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WASTE OF RESOURCES: Tshisekedi, Leading A Country At War, Spends $30 Million On Francophone Games When Army Is Poorly Equipped

A UK Newspaper, the Guardian, has criticised the Democratic Republic of Congo for spending lavishly on holding the Francophone Gamea when its army is ill-equipped.

The Guardian highlights that the DRC is a country at war which should focus on bettering the security of the country and improving the economic outlook than spend millions of dollars on gamea.


With a joyous rumba-filled opening ceremony, the 10 days of Le Jeux de la Francophonie begin on Friday in Kinshasa, capital of the Democratic Republic of the Congo.

Staged every four years since 1989, and aimed at people aged 18 to 35 from French-speaking countries, the games include photography, dance and painting alongside weightlifting, running and cycling. It is presented as a utopian vision of a world where the French language is shared and not imposed – a fiction too many go along with.

“It is tough to get the resources to organise such events when you are a nation at war,” the DRC foreign minister, Christophe Lutundula, conceded last week. The Congolese government is said to have ploughed about US$30m (£23m) into staging the games, which will feature at least eight sports and 12 cultural events, involving 4,000 participants including top athletes from about 40 countries. Organisers hope the event will reach a global television audience of many millions.

Once the usual legacy promises about urban regeneration and sports participation are stripped away, though, are the games not an outdated waste of resources for a struggling country? What value does Francophonie have unless part of a genuine attempt to reckon with France’s subjugation and exploitation of black people and their land, and continued support of Africa’s strongmen such as Kagame?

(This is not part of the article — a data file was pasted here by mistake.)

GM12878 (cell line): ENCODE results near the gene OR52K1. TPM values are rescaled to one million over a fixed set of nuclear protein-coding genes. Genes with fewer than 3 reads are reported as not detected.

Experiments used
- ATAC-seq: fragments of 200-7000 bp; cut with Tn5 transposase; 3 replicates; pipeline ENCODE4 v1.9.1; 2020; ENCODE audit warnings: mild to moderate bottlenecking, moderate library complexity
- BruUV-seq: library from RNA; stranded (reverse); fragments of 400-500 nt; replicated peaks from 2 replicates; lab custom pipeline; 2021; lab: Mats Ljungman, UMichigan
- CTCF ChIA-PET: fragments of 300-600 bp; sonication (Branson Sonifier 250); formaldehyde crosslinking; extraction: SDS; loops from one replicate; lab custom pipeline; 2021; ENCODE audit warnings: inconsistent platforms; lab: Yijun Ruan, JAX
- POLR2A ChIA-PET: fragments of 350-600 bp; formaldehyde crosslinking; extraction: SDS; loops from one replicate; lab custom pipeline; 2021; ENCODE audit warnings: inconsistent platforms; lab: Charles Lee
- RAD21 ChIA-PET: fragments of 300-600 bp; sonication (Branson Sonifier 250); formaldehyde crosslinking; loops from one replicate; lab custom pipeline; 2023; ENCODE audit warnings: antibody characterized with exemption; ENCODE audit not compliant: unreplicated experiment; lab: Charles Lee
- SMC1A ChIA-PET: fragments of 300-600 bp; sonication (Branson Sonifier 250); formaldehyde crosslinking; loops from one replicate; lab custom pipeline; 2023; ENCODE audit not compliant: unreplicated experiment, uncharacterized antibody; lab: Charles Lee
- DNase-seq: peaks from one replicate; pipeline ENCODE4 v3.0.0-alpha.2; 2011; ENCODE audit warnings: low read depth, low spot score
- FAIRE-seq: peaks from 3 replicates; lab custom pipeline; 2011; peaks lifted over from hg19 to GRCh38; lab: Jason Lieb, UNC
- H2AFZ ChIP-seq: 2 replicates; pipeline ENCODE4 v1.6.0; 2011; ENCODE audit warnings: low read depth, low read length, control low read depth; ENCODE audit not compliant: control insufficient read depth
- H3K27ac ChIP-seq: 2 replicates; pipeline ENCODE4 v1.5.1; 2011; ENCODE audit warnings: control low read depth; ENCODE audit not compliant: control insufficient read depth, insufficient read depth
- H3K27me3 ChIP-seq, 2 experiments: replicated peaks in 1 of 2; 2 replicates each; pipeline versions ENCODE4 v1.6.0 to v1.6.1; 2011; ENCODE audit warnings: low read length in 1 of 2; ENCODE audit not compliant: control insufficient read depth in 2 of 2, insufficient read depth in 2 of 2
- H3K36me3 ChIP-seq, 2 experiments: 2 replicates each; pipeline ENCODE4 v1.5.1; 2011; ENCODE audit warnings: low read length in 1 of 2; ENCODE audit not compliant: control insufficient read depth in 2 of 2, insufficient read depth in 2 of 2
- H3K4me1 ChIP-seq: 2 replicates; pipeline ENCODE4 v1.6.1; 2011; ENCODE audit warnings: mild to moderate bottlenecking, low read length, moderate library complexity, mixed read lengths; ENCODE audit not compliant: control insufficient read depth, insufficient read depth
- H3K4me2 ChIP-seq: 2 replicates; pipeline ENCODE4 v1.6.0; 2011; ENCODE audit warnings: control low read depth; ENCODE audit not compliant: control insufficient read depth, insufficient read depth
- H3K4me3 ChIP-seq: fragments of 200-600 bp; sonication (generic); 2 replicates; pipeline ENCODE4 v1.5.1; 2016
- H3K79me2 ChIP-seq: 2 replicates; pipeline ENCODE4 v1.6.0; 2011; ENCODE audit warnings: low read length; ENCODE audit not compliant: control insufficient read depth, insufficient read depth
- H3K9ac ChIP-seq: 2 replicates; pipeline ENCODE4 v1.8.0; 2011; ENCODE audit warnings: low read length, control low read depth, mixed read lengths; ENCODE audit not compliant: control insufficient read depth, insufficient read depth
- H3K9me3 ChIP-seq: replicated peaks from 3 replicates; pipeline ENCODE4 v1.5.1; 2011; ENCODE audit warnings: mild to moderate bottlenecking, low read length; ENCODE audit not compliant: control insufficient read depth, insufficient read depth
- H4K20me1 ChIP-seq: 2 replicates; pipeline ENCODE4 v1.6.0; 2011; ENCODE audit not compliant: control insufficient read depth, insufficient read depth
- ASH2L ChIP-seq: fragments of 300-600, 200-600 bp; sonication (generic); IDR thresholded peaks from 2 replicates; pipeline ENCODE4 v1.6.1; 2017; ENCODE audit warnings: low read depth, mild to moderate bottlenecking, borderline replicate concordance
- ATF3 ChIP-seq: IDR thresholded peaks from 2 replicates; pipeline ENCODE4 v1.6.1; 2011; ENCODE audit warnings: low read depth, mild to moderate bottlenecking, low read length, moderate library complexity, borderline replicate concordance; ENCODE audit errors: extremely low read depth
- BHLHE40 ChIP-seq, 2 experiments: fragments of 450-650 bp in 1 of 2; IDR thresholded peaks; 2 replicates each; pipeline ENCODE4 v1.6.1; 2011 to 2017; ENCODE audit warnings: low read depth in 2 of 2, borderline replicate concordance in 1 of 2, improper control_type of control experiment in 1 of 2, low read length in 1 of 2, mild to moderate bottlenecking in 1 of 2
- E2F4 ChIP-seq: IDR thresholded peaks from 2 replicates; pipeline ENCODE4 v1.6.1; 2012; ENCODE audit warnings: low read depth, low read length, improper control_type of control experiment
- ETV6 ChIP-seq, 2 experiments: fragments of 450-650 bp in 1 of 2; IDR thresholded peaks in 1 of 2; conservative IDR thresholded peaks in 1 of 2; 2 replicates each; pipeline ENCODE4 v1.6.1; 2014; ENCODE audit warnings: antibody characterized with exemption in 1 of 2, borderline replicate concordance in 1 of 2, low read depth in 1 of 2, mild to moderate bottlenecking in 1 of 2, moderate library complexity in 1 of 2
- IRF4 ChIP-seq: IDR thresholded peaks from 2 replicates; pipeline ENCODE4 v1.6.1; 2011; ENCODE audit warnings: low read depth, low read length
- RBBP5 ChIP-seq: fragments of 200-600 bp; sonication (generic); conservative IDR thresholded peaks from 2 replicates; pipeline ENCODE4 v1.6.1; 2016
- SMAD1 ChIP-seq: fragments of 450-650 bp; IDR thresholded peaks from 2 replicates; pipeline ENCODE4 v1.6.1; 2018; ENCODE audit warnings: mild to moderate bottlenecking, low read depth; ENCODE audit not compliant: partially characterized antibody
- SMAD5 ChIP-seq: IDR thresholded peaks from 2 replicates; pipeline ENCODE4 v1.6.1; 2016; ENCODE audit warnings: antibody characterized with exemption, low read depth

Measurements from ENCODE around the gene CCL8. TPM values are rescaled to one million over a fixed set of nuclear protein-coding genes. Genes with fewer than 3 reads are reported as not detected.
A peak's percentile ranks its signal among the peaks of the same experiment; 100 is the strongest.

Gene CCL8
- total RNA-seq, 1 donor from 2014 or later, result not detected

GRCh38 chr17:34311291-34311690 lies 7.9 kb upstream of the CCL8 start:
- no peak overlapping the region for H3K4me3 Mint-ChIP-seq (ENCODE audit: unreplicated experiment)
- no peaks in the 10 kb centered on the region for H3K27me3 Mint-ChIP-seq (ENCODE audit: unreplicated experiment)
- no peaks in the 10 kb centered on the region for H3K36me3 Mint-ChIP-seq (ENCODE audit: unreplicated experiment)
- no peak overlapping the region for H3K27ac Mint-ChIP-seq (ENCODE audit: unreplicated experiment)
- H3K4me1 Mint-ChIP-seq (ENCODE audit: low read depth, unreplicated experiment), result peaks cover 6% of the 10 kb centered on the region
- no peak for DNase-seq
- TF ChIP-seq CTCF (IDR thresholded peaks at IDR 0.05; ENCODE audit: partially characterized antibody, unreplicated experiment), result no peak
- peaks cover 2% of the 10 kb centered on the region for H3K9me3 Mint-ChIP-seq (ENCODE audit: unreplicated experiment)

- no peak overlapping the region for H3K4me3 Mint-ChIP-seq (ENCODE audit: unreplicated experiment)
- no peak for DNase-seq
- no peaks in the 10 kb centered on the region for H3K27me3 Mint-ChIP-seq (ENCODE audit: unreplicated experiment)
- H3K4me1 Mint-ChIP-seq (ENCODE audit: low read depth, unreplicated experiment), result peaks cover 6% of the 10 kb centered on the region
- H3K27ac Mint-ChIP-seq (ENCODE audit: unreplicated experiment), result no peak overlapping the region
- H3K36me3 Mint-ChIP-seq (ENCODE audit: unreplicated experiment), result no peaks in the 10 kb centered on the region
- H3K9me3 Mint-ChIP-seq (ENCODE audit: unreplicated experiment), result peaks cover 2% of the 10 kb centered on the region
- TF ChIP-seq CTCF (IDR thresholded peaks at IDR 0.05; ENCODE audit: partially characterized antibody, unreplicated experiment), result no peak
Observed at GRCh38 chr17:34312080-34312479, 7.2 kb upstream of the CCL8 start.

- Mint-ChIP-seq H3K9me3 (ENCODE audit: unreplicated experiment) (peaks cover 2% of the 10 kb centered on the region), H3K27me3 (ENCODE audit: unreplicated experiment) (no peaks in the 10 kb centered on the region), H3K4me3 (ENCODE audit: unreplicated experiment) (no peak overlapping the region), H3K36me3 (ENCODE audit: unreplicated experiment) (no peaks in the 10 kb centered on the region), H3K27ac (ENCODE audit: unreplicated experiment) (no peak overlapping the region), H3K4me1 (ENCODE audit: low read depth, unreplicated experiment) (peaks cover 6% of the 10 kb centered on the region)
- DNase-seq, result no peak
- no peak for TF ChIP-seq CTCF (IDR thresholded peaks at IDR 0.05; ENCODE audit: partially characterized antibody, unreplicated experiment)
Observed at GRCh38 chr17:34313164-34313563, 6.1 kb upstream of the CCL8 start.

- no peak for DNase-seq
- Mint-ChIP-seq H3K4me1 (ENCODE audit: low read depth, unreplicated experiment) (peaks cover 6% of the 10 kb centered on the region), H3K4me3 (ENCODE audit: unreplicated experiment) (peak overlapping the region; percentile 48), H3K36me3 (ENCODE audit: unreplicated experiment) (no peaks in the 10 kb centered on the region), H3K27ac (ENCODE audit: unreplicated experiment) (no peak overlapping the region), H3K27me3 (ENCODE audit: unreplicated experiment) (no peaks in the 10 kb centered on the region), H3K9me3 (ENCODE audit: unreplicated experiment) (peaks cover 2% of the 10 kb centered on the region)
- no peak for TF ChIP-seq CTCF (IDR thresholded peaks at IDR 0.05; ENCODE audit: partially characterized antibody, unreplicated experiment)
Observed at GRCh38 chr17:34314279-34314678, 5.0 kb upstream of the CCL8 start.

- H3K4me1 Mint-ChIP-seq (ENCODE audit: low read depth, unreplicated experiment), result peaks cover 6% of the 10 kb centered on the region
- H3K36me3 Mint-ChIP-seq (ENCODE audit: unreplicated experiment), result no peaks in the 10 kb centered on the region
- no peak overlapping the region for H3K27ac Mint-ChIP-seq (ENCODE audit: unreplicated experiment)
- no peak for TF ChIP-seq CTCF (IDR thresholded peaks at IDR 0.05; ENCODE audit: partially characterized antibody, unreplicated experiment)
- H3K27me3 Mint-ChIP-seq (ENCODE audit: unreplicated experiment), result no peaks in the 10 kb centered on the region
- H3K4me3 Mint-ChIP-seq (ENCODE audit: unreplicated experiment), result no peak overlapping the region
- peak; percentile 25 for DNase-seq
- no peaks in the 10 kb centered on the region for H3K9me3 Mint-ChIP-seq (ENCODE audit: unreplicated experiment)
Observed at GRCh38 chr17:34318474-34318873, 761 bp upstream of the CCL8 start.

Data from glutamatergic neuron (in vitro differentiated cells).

Coined by the 19th-century French geographer and colonialist Onésime Reclus, the word Francophonie was the grand vision of the French colonial expansion. In his 1883 work, France, Algérie et Colonies, Reclus argued that France should concentrate on colonising Africa – a continent rich in natural resources, and where the overwhelming majority of the French-speaking population live today.

Reclus did such a good job of talking up French colonisation that at the end of the Berlin Conference in 1885, France took the largest slice of “the magnificent African cake”. In fact, until the fall of the Berlin Wall in 1989, France was the only former colonial power that maintained and expanded its reach in Africa. Nearly half of African countries were at one time French colonies or protectorates.

As athletes from 40 Francophonie nations compete on track and field in the coming days, Congolese people are dying as a result of the fighting in DRC that couldn’t have continued to the extent it has done since 1998 without, in part, France’s actions.

DRC should have left Francophonie years ago, and cancelled the games in protest.

• Vava Tampa is a freelance writer.

CREDIT: Guardian UK



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